Let’s not get crazy over the fried chicken terrorist guy #chelsea

I posted most of this on Facebook Saturday night after feeling dismayed at Twitter (think we’d all know better by now) compared to what I saw in New York City being out and about shortly after the explosion. I wasn’t that far away in the 30s and saw emergency vehicles heading to the scene.

I don’t mean to downplay the people who were injured by the blast or the threat of international terrorism, but it makes sense to proportionalize reactions to proper context and not overblown fear. A lot more people die in the United States to different kinds of violence and other causes that are preventable, which I personally think we should be a lot more worried about, other than terrorism by what appears to be a disaffected amateur who reportedly had disputes in his neighborhood over his family’s fried chicken shop.

I resent the politics of fear. Let’s not let terrorism work and give into the psychology of fear.

To: The Internet
Fr: NYC
Re:
#Chelsea
If you’re sending good thoughts, thank you.
If you’re spreading stupid rumors STFU.
— (((evan shapiro))) (@eshap) September 18, 2016
Breaking: Hundreds injured from knee jerk reactions and from jumping to conclusions about the #Chelsea explosion.
— Juan (@jrivera64) September 18, 2016
New Yorkers are just going about outside business at usual. Actually weird seeing the freakout on Twitter and national news. #chelsea
— Bessie Chu (@bessiec) September 18, 2016

To which this dude was like:

Guess y’all are just used to it, keep voting blue https://t.co/F7xl12msq5
— David McDonald (@davidamc50) September 18, 2016

To which I am like:

.@davidamc50 Hey David, by giving into fear you’re giving into what terrorists and Putin wants for that matter. New Yorkers aren’t cowards.
— Bessie Chu (@bessiec) September 18, 2016
.@davidamc50 We’re happy to live our values and stand by our neighbors even in threats and fear. These colors don’t run right? #Chelsea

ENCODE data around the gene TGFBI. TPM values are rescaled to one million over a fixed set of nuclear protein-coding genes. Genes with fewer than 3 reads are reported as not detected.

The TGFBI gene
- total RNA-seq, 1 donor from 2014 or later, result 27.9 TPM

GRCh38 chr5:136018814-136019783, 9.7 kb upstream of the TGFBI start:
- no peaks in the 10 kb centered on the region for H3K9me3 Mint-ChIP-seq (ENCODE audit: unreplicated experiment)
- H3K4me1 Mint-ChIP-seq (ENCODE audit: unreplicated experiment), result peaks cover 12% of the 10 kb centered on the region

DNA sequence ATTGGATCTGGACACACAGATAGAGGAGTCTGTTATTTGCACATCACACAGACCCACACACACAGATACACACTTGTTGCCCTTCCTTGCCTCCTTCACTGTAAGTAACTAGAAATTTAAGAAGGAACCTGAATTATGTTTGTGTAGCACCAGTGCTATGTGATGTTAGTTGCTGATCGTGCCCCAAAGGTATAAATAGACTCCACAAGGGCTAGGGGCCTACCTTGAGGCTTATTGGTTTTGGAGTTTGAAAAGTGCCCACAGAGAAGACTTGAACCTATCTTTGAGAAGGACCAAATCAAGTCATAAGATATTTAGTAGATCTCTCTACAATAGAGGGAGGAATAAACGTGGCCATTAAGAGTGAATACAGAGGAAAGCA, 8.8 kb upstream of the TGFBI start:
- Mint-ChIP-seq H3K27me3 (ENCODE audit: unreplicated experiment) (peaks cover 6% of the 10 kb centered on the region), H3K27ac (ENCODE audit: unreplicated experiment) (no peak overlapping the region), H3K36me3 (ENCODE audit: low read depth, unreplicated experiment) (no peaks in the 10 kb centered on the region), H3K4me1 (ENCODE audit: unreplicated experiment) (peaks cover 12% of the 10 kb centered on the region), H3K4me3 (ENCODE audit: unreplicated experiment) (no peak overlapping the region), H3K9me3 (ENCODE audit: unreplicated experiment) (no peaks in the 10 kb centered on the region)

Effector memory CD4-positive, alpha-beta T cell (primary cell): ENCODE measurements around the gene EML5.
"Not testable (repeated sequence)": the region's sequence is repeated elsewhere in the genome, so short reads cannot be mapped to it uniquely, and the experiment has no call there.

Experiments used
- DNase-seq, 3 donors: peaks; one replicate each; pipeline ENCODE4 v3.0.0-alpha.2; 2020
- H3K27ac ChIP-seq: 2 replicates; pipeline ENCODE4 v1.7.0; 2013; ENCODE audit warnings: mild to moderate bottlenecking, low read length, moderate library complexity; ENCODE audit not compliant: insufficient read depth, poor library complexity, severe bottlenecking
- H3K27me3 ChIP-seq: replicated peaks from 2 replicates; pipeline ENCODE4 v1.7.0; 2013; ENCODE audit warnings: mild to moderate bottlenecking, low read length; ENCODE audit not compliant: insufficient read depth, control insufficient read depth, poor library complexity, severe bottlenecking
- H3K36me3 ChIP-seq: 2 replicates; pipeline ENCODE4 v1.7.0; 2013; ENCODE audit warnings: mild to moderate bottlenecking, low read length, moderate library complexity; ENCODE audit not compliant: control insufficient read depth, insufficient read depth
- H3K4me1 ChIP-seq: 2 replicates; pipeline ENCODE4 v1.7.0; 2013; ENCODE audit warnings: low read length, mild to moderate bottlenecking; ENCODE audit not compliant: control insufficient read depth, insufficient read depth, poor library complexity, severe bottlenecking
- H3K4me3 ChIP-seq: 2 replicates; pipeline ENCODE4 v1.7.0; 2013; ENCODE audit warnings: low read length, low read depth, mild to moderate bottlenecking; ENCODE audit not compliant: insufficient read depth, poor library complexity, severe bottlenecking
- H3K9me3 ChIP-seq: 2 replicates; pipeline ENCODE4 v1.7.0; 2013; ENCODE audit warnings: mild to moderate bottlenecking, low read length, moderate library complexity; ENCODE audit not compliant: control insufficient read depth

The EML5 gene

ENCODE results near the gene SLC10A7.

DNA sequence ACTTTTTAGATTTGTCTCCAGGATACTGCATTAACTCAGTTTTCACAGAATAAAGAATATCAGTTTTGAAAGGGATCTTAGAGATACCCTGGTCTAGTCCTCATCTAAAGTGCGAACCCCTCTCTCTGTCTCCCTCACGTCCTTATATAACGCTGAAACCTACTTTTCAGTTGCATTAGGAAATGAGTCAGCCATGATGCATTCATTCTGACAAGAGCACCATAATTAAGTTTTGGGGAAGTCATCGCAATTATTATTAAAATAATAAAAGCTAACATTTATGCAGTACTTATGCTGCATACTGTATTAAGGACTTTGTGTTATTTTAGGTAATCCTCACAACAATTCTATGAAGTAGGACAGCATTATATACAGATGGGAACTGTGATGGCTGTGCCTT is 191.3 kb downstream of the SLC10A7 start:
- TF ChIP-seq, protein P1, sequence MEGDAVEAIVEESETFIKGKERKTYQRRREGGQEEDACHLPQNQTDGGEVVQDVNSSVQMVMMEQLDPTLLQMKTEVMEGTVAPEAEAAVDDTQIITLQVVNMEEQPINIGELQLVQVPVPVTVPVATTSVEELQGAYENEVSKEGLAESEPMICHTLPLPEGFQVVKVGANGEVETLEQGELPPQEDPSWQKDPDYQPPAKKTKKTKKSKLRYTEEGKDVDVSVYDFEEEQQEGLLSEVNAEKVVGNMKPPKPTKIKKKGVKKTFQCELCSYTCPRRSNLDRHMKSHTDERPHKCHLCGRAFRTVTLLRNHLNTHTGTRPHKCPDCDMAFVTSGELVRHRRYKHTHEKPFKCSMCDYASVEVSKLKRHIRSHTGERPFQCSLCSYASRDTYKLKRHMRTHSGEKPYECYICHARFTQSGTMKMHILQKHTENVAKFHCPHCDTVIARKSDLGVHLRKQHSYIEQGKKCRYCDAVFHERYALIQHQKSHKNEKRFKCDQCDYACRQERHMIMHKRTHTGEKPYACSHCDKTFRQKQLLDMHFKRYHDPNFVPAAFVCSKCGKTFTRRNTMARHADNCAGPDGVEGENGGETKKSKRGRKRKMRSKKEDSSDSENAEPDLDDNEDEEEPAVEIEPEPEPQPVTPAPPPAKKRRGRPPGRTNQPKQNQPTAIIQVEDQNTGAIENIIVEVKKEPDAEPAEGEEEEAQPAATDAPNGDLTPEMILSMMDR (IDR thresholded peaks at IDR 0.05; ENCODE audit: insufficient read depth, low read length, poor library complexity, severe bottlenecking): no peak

— Bessie Chu (@bessiec) September 18, 2016

People are going about business as usual, out drinking, shopping, and enjoying the fall weather evening. There are lots of extra security precautions this weekend in general because of the UN General Assembly, but everyone is just going about their lives.

Basically NYC in a nutshell here. I’ve never met a people who were more “Meh, whatever. Get on with it.” about just about anything. And it’s delightful.

“And another neighbor nearby, Graham Mills, 52, seemed almost relieved that the wait for this was over. “It was only a matter of time,” he said. “There’s kind of this New York spirit that’s like, whatever. Let’s get on with life.”

I would hardly call it indifference, but I think everyone here is kind of glib about the inevitability about this sort of thing.

No, seriously, it’s actually weird to open Twitter, Facebook, and the national news and see people freaking out juxtaposed with people literally outside eating pizza drunk and milling about.

I hope everyone injured will recover soon and that proper investigations and actions will be taken. I use to literally work a block from the explosion and hang out there all the time still, so I am personally sad and angry someone who lives, works, or was just nearby got hurt.

There are sirens going outside my window right now, and they have been for hours. One of those terrifying amber-alert sounds about a suspicious package on 27th street just shook my phone, and I probably won’t be able to fall asleep for awhile now. I think anyone here would be lying if they didn’t feel a sort of malaise, but after meeting so many old-timers who remember New York from the Bronx-is-burning bad old days and those who lived through 9/11, you get taught can’t let this sort of thing subvert your values or terrify you from living your life.

“There is no absolute solace in this anxious era. There is no honesty in promises to crack down and blow up other things and people and have our revenge, and to make everybody safe again. There is only the hard work of investigating, deterring and punishing attackers, and meeting the dangers with proportionate measures, courage and calm resolve.”

First posted on my blog MiddleManMinority.